Friday, April 04, 2008

Morehead pens letter about COAH

The Inside Clamdigger received a letter from Middletown resident Matthew Morehead, a young man who is chairing the Bayshore Young Dems Group. Thank you, Mr. Morehead, for sending in a letter, please keep them coming.

April 3, 2008

P.O.C. Matthew Morehead
Chairman- Monmouth County Bayshore Young Democrats
639 West Front St.
Red Bank, NJ 07701
Phone: (732) 693-1904

The Real Facts About Middletown And COAH

To the Editor:

The facts that Middletown Mayor Gerard Scharfenberger and Steven Lonegan of Americans for Prosperity NJ are leaving out of their misleading rhetoric is that Middletown has around 260 units of affordable housing that it has not built from round one and two of its COAH obligation. Middletown has only completed 88 units of new housing, 122 rehabs of existing housing and has signed RCAs for 649 units of housing at $12.1 million going to other municipalities. This leaves a sizeable surplus from poor performance for the last 20 years.

At the rate that Middletown is going it will not meet its constitutional obligation by 2018. This is the real reason that Mayor Scharfenberger and his majority are worried about the “third round” obligation in my opinion. Middletown’s “gated community” approach to its affordable housing obligation has failed the town and its residents as well, do to the fact that if we do not meet our obligation we loose our protection under the FHA of 1985. This will mean that anyone wishing to develop, or in need of housing, will be able to sue Middletown, which will mean rapidly rising legal fees and rising property taxes for the residents of Middletown.

As for these mandates being unfunded, it is not true in my opinion. The federal and state governments have funds set up to relieve municipalities that build the housing in their communities. On the other hand, the municipalities who sign RCAs to get rid of their portion of affordable housing do not get to benefit from these funds, which in turn puts a heavy burden on tax payers. There is also a burden placed on residents by not having the housing in Middletown for our young adults starting out in life and our seniors who are facing rising costs on a fixed income.

In conclusion, is Middletown’s “gated community” approach to COAH in the best interest of Middletown’s residents or in the best interest of the majority of the governing body?

Matthew Morehead
Chairman- Monmouth County Bayshore Young Democrats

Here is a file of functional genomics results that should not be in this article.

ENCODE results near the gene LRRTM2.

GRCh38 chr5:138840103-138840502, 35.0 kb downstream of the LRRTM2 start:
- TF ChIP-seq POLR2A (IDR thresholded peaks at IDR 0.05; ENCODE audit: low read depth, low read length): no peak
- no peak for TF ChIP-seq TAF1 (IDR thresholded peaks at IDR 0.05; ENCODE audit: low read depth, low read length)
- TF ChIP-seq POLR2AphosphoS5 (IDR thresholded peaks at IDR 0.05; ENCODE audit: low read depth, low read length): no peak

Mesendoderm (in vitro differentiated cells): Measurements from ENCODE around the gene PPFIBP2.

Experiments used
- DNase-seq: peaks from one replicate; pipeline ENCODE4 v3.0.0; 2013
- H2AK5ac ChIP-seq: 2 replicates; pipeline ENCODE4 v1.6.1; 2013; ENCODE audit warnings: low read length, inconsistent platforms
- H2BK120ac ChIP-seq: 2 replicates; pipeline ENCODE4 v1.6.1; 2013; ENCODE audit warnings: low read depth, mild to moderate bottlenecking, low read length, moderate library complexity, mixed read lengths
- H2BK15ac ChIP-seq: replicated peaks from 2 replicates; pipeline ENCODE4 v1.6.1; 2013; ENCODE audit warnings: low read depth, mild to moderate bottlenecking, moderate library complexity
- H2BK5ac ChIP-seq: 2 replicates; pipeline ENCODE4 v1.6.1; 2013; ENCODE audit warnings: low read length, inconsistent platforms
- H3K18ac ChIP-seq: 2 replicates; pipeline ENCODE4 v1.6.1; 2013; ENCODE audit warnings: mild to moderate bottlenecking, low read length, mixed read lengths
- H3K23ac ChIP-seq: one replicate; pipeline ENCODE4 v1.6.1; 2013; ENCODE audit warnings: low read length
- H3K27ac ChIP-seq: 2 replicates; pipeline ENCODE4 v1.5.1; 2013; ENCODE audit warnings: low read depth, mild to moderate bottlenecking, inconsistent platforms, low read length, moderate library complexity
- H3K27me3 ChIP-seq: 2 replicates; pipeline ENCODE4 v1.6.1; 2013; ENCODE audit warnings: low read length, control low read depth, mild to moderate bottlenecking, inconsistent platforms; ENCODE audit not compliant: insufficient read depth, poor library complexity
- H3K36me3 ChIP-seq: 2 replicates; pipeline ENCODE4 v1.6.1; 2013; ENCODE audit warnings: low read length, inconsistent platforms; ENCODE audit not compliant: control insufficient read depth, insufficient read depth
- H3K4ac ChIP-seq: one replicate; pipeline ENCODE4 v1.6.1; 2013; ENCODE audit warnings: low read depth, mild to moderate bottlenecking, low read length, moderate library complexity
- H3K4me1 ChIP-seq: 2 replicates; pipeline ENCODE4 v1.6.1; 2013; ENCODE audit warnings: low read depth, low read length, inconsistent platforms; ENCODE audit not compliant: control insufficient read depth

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1 comment:

bestonline323 said...

Middletown has an affordable housing obligation of 2,160 units that would have to be built by 2018.

"We are over 90 percent built out," Scharfenberger said. "We are trying to maintain some open space and some character in town. This will annihilate that, this will end it all. Every shred of open space will have to be considered for this enormous quota."

Scharfenberger said that once the governor signs the bill, the legislation would have a lasting effect.

"Once this happens, there is no going back," Scharfenberger said. "You can't look back 10 years from now and say, 'Gee, that was a mistake.' "

Surenian said the governor needs to carefully read over the legislation before signing it

"I challenge the governor to take a look at this legislation and to really analyze the economic ramifications of this legislation before he signs it," Surenian said.

"I submit to you that this will be an economic disaster for this state. The reason that I say it is because when you look at the tools available for you to meet your constitutional responsibility, COAH has a laundry list."

He said that RCAs are a very useful tool to fulfill affordable housing responsibilities and legislation banning them will hurt municipalities.

"These are all ticking time bombs," Surenian said. "The days are going to come where the builders are going to try to get funding for these projects, and it was very competitive before these regulations. It's clear that the majority will not get funded."

Surenian said that he sees COAH as a sinking ship.

"We all need to wake up now before it's too late," Surenian said, "before the Titanic sails off into the ocean."


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